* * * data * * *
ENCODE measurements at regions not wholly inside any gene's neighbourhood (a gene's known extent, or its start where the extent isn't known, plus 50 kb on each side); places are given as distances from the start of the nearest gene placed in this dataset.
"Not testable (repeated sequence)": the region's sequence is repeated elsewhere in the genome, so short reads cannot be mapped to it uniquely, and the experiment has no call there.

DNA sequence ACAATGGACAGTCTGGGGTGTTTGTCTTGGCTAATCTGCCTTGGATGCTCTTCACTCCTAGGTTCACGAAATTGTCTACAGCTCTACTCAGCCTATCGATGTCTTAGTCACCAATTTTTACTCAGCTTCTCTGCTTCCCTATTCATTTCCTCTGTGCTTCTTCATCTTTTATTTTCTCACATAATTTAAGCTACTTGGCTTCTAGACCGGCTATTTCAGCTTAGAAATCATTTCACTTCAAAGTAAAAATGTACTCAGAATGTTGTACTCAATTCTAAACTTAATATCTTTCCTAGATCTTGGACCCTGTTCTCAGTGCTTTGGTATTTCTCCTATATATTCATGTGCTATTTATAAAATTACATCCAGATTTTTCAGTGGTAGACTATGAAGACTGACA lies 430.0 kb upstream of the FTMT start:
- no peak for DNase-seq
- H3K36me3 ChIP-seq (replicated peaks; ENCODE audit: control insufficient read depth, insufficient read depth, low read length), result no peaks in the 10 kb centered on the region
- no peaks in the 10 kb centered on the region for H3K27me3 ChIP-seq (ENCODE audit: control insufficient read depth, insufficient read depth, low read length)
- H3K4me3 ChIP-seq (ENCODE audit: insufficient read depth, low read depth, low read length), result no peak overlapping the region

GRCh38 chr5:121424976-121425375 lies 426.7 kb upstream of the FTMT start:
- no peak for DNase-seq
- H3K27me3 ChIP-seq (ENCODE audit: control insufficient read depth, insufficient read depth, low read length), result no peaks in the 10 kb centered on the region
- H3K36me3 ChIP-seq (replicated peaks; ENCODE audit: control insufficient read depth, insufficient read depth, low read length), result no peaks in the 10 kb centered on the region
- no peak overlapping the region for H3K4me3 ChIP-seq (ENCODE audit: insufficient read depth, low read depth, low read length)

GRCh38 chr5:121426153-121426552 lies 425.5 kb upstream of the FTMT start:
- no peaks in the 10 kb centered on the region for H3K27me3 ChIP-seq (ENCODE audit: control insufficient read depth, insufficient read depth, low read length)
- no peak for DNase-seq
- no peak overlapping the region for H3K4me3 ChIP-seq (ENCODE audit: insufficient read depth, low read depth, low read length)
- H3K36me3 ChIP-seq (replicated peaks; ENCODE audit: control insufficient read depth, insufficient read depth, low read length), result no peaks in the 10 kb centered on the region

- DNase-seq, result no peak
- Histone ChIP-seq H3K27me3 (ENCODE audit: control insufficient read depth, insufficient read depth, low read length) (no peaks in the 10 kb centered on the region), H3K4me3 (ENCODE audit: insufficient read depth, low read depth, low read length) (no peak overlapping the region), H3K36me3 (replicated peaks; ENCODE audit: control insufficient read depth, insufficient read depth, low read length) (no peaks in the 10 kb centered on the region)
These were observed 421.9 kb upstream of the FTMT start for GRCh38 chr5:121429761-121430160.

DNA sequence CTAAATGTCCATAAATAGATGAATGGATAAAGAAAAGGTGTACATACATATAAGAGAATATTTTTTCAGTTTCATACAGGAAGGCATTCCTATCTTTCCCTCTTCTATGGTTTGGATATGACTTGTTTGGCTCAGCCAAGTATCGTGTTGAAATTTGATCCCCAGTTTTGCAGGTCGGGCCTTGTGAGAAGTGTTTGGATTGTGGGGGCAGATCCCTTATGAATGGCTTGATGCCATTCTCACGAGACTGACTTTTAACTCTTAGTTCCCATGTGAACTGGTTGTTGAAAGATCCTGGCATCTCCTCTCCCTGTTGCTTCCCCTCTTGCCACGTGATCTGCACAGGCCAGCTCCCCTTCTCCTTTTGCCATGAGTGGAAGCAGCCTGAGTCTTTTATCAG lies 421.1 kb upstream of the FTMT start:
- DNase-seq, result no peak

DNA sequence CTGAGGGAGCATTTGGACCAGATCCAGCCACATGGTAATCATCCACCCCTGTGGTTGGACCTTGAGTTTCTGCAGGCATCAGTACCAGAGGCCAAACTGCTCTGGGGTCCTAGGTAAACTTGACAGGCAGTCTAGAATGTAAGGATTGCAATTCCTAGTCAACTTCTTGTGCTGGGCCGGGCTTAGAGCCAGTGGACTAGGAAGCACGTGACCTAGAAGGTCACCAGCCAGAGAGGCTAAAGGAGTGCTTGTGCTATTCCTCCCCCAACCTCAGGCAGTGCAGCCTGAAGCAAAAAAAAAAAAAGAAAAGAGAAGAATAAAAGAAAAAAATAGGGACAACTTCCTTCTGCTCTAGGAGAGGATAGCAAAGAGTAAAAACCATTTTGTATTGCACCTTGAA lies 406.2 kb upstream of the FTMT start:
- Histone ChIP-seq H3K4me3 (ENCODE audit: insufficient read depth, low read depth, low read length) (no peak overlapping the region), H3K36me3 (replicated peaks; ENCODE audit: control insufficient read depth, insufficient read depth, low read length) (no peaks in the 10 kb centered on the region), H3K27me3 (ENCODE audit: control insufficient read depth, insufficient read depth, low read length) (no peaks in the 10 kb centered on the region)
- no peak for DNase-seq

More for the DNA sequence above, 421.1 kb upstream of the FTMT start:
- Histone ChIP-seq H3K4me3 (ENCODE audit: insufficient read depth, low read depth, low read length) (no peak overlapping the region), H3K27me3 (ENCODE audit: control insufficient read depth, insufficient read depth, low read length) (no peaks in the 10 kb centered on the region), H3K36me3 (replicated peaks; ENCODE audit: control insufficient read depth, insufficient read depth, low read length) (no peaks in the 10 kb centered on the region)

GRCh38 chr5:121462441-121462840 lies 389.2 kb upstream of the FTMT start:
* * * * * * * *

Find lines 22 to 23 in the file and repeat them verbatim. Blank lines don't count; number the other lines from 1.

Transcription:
- DNase-seq, result no peak

DNA sequence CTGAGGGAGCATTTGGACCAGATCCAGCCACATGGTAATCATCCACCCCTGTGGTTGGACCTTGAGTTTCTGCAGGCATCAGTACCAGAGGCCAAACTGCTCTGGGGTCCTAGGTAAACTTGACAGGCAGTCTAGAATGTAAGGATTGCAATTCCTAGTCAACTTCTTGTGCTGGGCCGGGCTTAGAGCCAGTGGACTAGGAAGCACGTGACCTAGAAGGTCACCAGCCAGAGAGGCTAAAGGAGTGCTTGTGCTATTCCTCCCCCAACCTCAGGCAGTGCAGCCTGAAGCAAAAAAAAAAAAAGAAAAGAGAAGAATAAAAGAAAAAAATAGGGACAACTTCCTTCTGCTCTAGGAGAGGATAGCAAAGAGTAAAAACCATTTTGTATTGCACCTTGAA lies 406.2 kb upstream of the FTMT start: